The good news is that this post-workout snack won't just improve your recovery time, by reducing exercise related fatigue, it can also help bring down the levels of the stress hormone cortisol, which is produced in response to intensive exercise. Cortisol encourages weight gain round your waist, so doing a lot of intensive exercise can infact encourage central weight gain and by having a sweet treat after exercise you're less likely to develop one of the substantial guts that I saw at tonight's game - sweet!

ps the Bears won :-)

Thursday, 20 October 2011

Banana drama

My beloved's favourite fruit is the humble banana and he eats one almost every day, so during a recent trip to the supermarket he seemed particularly perplexed when I put one single banana in my basket rather than a whole bunch! When quizzed I pointed out that I only wanted one and that I don't eat the same fruit every day.

Whilst I often extoll the benefits of varying your food, it turns out there's a particular reason not to eat huge amounts of bananas ... coming surprisingly from the Nuclear Threat Initiative think tank. They've started measuring radiation in Bananas ... no seriously! Using the Banana Equivalent Dose.

It turns out that Bananas are naturally radioactive ... but don't panic you don't have to avoid them - 400 (roughly hot docs annual banana intake) is the equivalent of a flight from London to New York. You'd have to eat 20 million to get radioactive poisoning, so I'm not recommending you stop eating them if you enjoy them ... it just serves as an amusing reminder that even healthy foods can be harmful in high doses.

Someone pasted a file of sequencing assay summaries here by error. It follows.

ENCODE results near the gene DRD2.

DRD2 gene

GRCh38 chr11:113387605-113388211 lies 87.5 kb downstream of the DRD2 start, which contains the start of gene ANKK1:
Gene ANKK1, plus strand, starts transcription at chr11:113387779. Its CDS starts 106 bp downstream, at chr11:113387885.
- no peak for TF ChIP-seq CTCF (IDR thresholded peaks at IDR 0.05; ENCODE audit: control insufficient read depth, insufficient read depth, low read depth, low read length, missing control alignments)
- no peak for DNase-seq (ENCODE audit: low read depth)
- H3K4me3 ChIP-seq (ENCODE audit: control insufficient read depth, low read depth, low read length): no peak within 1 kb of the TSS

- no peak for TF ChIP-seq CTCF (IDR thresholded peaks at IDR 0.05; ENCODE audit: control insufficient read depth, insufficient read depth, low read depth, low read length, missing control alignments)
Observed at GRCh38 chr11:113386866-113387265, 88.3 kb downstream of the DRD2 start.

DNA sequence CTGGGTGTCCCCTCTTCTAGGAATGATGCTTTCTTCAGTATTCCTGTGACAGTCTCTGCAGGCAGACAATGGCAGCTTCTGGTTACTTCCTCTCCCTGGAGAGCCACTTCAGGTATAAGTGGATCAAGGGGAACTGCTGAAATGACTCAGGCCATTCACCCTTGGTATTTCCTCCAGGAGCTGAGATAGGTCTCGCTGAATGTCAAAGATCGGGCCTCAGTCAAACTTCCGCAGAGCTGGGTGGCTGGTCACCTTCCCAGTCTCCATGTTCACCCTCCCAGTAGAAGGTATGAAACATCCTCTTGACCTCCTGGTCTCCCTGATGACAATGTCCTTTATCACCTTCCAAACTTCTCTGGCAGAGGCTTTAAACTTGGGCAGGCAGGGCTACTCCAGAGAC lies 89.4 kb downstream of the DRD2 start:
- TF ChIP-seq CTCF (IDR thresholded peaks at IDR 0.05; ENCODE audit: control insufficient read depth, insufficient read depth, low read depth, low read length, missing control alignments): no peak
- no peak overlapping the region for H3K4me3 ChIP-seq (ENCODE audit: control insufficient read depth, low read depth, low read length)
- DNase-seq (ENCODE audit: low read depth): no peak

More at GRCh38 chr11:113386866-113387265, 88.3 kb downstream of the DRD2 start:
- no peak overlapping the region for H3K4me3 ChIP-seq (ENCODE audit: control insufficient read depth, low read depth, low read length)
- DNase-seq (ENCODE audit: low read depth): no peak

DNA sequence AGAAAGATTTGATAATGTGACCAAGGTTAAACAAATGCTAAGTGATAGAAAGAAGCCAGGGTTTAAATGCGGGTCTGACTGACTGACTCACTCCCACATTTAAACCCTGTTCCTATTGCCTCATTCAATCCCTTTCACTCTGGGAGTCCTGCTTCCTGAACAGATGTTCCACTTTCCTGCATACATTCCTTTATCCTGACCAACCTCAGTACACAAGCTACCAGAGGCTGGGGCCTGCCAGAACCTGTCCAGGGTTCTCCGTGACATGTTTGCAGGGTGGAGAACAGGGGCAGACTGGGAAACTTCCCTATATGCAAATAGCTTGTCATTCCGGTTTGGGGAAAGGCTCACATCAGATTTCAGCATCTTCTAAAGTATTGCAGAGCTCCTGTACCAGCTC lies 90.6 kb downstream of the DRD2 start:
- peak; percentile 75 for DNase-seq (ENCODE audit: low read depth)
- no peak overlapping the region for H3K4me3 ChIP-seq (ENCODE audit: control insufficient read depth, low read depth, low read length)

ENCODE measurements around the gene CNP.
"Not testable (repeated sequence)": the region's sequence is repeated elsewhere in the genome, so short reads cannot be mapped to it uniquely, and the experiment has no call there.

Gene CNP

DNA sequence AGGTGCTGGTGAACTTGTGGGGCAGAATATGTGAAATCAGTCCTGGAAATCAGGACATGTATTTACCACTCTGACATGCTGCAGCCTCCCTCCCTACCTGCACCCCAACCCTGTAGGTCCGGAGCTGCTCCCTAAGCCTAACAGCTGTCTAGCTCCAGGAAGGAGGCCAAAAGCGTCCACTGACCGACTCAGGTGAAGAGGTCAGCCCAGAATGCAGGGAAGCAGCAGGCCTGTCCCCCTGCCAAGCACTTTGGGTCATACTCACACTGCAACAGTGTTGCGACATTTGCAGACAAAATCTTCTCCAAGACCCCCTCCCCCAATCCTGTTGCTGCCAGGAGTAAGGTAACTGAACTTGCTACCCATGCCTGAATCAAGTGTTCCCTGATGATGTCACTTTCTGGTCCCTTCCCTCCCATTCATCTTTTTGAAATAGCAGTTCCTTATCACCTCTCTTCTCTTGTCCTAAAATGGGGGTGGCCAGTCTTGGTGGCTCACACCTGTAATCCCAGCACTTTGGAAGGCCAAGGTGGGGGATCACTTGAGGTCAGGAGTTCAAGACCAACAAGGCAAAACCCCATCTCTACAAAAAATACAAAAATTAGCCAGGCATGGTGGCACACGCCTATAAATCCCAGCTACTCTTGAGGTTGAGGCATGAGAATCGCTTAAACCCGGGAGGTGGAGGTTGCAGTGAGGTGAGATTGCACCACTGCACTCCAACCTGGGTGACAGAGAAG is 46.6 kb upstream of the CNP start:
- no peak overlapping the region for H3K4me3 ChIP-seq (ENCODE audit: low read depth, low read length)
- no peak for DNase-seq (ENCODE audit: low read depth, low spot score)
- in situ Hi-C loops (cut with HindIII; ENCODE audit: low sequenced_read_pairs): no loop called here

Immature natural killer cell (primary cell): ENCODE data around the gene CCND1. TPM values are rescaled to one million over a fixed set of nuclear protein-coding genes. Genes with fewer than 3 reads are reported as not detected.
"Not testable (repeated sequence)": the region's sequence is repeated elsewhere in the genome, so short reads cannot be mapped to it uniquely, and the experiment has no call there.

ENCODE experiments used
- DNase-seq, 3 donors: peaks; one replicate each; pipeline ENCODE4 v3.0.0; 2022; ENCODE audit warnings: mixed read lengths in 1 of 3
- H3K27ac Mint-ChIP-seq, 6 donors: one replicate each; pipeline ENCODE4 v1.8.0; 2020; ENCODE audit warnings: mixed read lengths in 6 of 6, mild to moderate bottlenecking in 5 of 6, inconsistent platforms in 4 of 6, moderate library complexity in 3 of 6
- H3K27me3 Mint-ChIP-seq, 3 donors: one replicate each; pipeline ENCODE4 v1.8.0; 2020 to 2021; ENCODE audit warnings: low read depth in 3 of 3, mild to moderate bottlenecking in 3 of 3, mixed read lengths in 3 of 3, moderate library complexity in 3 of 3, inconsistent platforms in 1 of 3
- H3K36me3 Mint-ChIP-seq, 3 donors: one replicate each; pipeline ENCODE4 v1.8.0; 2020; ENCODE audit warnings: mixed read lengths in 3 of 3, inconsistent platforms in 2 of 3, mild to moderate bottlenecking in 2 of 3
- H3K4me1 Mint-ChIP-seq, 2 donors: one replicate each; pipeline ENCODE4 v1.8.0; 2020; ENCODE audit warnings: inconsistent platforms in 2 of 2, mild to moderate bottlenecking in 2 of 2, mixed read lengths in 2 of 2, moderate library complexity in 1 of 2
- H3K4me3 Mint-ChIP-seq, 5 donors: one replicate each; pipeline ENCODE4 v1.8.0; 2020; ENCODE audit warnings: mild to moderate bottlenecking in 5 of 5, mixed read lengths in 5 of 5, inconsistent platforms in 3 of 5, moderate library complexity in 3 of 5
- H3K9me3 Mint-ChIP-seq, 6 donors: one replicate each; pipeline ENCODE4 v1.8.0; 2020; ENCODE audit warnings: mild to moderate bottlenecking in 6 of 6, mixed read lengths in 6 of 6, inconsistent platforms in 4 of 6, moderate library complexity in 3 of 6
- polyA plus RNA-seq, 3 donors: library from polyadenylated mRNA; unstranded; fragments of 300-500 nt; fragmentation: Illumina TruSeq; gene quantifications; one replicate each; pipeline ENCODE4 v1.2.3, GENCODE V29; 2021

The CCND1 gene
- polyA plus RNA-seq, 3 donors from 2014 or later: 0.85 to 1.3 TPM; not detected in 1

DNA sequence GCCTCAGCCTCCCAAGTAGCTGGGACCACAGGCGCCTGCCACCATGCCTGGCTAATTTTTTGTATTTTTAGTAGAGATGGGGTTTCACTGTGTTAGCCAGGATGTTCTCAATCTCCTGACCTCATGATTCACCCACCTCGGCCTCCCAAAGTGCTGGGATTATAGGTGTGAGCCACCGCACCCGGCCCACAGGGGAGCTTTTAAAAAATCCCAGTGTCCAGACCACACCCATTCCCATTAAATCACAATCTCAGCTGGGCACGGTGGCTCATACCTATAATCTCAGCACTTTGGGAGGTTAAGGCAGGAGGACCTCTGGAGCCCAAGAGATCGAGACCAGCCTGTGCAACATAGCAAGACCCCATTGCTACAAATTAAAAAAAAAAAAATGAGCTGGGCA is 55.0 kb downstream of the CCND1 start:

It's not just bananas - there has been a case of someone dying from drinking excessive quantities of carrot juice due to vitamin A poisoning and someone dying from kidney failure from drinking 6 litres of water daily.

It's unlikely any of you would be so foolish but it is a caution to not get carried away with the latest food fads. There are always the latest superfood of the moment ... goji berries, acai, green tea, and it's great to incorporate these into your diet .. but just a sprinkle here or a handful there ... not huge amounts everyday!

Wednesday, 19 October 2011

Sickly sweet

Watching Kirstie Alsopp's Homemade Britain this evening reminded me how much baking and afternoon tea is a large part of our British food culture, but also just how much sugar goes into all of it. Just watching the amount of sugar she poured into her damson jam made my teeth rattle. The high sugar content is sadly necessary to preserve the fruit and was a discovery used, before freezers were invented, as a way to be able to eat fruit out of season - as a child I would love eating plums bottled in sugar syrup from my mums garden as a winter pudding.